But a lot of us had been holding out at least a crumb of hope that if the band still had an online presence, maybe eventually all involved parties would reach an accord and make music together again someday.
Now? Not so much. And I have to admit, seeing the site gone, a corner of the Net I’ve loved for sixteen years now, made me tear up today. This makes it feel a lot more final.
I stand by my post from November; every word I said there still applies. I’m still very grateful for all the joy Great Big Sea has given me. I’m sad that Sean feels like he has to separate himself from that part of his life, while at the same time, I’m happy that he seems to be finding some peace and happiness of his own. If Alan or Sean comes to Seattle, I’ll certainly go see them. Their solo acts aren’t quite enough to get me to cross the border–but if they happen to have shows in Canada going on while I’m up there anyway, then I’ll absolutely go see them there, too.
And I’ll keep playing their songs, for values of “playing” meaning both “in iTunes” and “on my instruments”.
I’m thinking there needs to be one last Three Good Measures jam. Because Great Big Sea needs a proper wake.
And, y’know, I do know “Paddy Murphy”. Tonight, though, I’m kinda thinkin’ “General Taylor” is called for. Here’s superfan Lynda Elstad’s vid of same, from the Torbay concert in Newfoundland 2012 that Dara and I went to.
This article that showed up on the OKP Facebook group this morning has a quote from Alan Doyle in it that makes it pretty much official now: Great Big Sea is done.
I’m not surprised by this. I’ve seen this coming since Séan McCann stood down from the band, and really, I had suspicions of it being on the way even before the 2013 XX tour. But part of me wishes it would have come a bit sooner, and I note we still haven’t had any sort of official announcement via the band newsletter, the band website, or anything of that nature. So people coming to the greatbigsea.com website still won’t have any actual idea that the band’s pretty much done.
But it is what it is, and I feel it’s important now to take a few moments to celebrate what this band has meant to me in the last fourteen years. They’ve brought me huge amounts of joy. They’ve led me to making lifelong friends, to learning brand new instruments, to discovering the dynamic energy of Newfoundland traditional music in general, and most of all, to looking forward to the yearly outing to a concert where I could bounce and sing at the top of my lungs. And sometimes more than one concert in a year.
They led me to founding the Three Good Measures jamming group, and I’m proud to this day of all the fun we had making those MP3s.
They made a guitar player out of me! And they are, of course, responsible for why my best guitar is named General Taylor.
They led me and Dara and a bunch of our friends to have ridiculous amounts of fun participating in the fan song contest in 2010, when Safe Upon the Shore came out.
(Not to mention that we also had a bunch of fun making the blooper reel for these shenanigans, too!)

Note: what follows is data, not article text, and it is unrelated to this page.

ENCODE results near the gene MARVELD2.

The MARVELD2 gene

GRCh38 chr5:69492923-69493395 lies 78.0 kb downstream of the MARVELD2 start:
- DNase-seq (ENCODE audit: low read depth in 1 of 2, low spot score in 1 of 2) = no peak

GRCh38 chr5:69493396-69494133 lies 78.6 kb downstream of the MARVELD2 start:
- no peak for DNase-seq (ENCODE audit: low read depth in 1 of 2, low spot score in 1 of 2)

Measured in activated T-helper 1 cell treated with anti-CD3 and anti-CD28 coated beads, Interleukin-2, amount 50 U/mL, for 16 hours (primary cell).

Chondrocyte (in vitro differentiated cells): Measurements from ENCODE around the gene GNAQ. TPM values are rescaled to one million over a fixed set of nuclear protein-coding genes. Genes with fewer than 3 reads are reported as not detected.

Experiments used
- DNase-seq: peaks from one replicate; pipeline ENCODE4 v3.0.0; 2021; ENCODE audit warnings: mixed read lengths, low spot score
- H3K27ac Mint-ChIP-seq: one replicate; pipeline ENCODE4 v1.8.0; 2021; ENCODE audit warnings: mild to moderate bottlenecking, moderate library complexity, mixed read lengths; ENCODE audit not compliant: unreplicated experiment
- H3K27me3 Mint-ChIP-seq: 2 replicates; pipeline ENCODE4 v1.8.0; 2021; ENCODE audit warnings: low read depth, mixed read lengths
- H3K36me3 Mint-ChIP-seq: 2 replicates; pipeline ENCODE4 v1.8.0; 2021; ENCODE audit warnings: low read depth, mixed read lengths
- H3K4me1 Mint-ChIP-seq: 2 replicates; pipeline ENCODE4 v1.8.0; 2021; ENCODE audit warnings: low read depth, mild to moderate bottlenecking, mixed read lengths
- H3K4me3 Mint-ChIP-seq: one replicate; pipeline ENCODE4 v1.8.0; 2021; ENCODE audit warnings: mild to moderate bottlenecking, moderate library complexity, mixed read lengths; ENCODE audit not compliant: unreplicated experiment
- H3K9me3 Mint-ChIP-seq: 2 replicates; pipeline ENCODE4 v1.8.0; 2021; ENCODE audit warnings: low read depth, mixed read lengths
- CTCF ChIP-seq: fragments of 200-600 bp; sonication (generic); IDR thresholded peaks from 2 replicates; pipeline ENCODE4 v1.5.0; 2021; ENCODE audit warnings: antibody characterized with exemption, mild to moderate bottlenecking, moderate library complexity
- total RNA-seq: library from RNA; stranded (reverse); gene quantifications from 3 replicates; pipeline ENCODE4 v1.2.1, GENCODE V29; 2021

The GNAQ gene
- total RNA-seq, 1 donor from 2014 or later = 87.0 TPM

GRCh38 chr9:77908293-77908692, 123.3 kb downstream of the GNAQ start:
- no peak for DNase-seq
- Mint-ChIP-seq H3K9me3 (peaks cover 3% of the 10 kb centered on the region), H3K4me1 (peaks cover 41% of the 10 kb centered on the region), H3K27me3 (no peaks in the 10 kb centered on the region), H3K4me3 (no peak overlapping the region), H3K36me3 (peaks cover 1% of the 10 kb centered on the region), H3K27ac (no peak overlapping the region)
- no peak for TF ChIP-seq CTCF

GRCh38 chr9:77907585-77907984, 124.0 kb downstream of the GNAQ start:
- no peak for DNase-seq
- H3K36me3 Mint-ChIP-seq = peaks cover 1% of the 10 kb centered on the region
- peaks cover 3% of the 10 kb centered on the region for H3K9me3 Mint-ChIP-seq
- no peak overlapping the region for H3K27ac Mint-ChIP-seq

And of course, Alan Doyle does still hold the record for killing me MOST DED WITH SWOON in any given concert, thanks to our getting him to sing “Can’t Help Falling in Love”. Okay yeah sure, this was an Alan Solo show, but I include this because it’s all part and parcel of the joy these guys have brought to my life!
Which of course also leads me to add that I was also very, very grateful to finally get pics of myself with Alan AND with Séan.
And last but most DEFINITELY not least, these boys are very specifically responsible for why Christopher in Faerie Blood and Bone Walker is a Newfoundlander and a bouzouki player. They are why the very first scene of Bone Walker is, in fact, at a Great Big Sea show, even though I don’t call them out by name. And they are why the third book of the Free Court of Seattle will be set partially in St. John’s, and why Dara and I had such an awesome time in 2012 going there for the Newfoundland and Labrador Folk Festival. Where, I might add, we saw them sing on their home soil, with the added special bonus of Darrell Power showing up to help them sing “Excursion Around the Bay”.
(And man, it was satisfying to see Alan’s doubletake on the stage when he came out and saw Dara and me there, faces he usually saw on the other side of the continent. ;D Particularly since this was only a few months after the Elvis incident!)
It is part and parcel of life that all good things must eventually come to an end. But the music still lives on in my collection, and in my fingers. I will still come to both Alan’s and Séan’s shows when I can. And I know that whenever I pick up one of my guitars or flutes or whistles, when I start singing “Ordinary Day” on a walk to or from work just because I can, it’ll be because these guys kindled that within me.
As I’d already posted, I pre-ordered Alan Doyle’s new memoir Where I Belong straight off of greatbigsea.com, and that book got here yesterday, woo! (Although I only wound up getting it out of the mailbox tonight, since I worked from home yesterday and forgot to check the mail.)